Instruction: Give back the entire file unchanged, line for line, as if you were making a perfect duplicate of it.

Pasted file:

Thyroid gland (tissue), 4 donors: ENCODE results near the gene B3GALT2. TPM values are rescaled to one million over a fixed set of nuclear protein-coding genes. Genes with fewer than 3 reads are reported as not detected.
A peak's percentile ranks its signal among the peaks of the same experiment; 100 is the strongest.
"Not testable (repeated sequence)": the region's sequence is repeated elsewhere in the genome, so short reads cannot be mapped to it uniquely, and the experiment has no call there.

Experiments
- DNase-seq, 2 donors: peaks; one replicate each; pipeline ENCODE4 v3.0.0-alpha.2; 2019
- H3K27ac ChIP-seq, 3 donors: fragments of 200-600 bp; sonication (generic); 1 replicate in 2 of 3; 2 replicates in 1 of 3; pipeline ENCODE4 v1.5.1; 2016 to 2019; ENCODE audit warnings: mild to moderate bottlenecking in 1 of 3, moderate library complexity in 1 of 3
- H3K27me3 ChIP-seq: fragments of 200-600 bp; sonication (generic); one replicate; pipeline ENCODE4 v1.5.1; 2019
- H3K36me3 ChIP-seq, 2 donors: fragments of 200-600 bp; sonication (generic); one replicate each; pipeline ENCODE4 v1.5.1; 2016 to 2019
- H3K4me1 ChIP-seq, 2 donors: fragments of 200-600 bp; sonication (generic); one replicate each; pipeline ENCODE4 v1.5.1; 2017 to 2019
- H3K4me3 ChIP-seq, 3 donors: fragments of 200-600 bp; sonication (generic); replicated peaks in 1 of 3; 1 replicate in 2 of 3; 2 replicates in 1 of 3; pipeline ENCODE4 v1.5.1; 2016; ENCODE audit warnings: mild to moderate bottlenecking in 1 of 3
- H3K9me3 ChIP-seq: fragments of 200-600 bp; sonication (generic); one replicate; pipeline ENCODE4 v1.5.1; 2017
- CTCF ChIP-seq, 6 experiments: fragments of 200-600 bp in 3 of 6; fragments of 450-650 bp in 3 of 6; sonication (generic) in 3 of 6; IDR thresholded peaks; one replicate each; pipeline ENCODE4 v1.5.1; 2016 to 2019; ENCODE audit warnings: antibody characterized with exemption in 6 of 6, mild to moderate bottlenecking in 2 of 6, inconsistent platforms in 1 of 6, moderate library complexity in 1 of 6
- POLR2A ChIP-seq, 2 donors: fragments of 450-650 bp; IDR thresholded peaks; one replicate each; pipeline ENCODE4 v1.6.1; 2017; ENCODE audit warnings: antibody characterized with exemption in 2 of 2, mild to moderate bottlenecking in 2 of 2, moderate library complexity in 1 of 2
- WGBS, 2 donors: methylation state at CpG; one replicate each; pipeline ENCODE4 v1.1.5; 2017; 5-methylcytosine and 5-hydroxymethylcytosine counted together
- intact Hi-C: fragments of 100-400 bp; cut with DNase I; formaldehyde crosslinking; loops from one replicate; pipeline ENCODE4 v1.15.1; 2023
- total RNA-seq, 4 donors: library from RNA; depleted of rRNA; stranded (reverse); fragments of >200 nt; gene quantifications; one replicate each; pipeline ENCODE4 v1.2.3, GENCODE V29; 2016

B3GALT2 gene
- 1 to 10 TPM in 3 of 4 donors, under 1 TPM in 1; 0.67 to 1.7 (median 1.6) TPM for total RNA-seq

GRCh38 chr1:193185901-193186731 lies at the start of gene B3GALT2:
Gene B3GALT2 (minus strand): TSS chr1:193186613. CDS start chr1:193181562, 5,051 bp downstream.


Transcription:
Thyroid gland (tissue), 4 donors: ENCODE results near the gene B3GALT2. TPM values are rescaled to one million over a fixed set of nuclear protein-coding genes. Genes with fewer than 3 reads are reported as not detected.
A peak's percentile ranks its signal among the peaks of the same experiment; 100 is the strongest.
"Not testable (repeated sequence)": the region's sequence is repeated elsewhere in the genome, so short reads cannot be mapped to it uniquely, and the experiment has no call there.

Experiments
- DNase-seq, 2 donors: peaks; one replicate each; pipeline ENCODE4 v3.0.0-alpha.2; 2019
- H3K27ac ChIP-seq, 3 donors: fragments of 200-600 bp; sonication (generic); 1 replicate in 2 of 3; 2 replicates in 1 of 3; pipeline ENCODE4 v1.5.1; 2016 to 2019; ENCODE audit warnings: mild to moderate bottlenecking in 1 of 3, moderate library complexity in 1 of 3
- H3K27me3 ChIP-seq: fragments of 200-600 bp; sonication (generic); one replicate; pipeline ENCODE4 v1.5.1; 2019
- H3K36me3 ChIP-seq, 2 donors: fragments of 200-600 bp; sonication (generic); one replicate each; pipeline ENCODE4 v1.5.1; 2016 to 2019
- H3K4me1 ChIP-seq, 2 donors: fragments of 200-600 bp; sonication (generic); one replicate each; pipeline ENCODE4 v1.5.1; 2017 to 2019
- H3K4me3 ChIP-seq, 3 donors: fragments of 200-600 bp; sonication (generic); replicated peaks in 1 of 3; 1 replicate in 2 of 3; 2 replicates in 1 of 3; pipeline ENCODE4 v1.5.1; 2016; ENCODE audit warnings: mild to moderate bottlenecking in 1 of 3
- H3K9me3 ChIP-seq: fragments of 200-600 bp; sonication (generic); one replicate; pipeline ENCODE4 v1.5.1; 2017
- CTCF ChIP-seq, 6 experiments: fragments of 200-600 bp in 3 of 6; fragments of 450-650 bp in 3 of 6; sonication (generic) in 3 of 6; IDR thresholded peaks; one replicate each; pipeline ENCODE4 v1.5.1; 2016 to 2019; ENCODE audit warnings: antibody characterized with exemption in 6 of 6, mild to moderate bottlenecking in 2 of 6, inconsistent platforms in 1 of 6, moderate library complexity in 1 of 6
- POLR2A ChIP-seq, 2 donors: fragments of 450-650 bp; IDR thresholded peaks; one replicate each; pipeline ENCODE4 v1.6.1; 2017; ENCODE audit warnings: antibody characterized with exemption in 2 of 2, mild to moderate bottlenecking in 2 of 2, moderate library complexity in 1 of 2
- WGBS, 2 donors: methylation state at CpG; one replicate each; pipeline ENCODE4 v1.1.5; 2017; 5-methylcytosine and 5-hydroxymethylcytosine counted together
- intact Hi-C: fragments of 100-400 bp; cut with DNase I; formaldehyde crosslinking; loops from one replicate; pipeline ENCODE4 v1.15.1; 2023
- total RNA-seq, 4 donors: library from RNA; depleted of rRNA; stranded (reverse); fragments of >200 nt; gene quantifications; one replicate each; pipeline ENCODE4 v1.2.3, GENCODE V29; 2016

B3GALT2 gene
- 1 to 10 TPM in 3 of 4 donors, under 1 TPM in 1; 0.67 to 1.7 (median 1.6) TPM for total RNA-seq

GRCh38 chr1:193185901-193186731 lies at the start of gene B3GALT2:
Gene B3GALT2 (minus strand): TSS chr1:193186613. CDS start chr1:193181562, 5,051 bp downstream.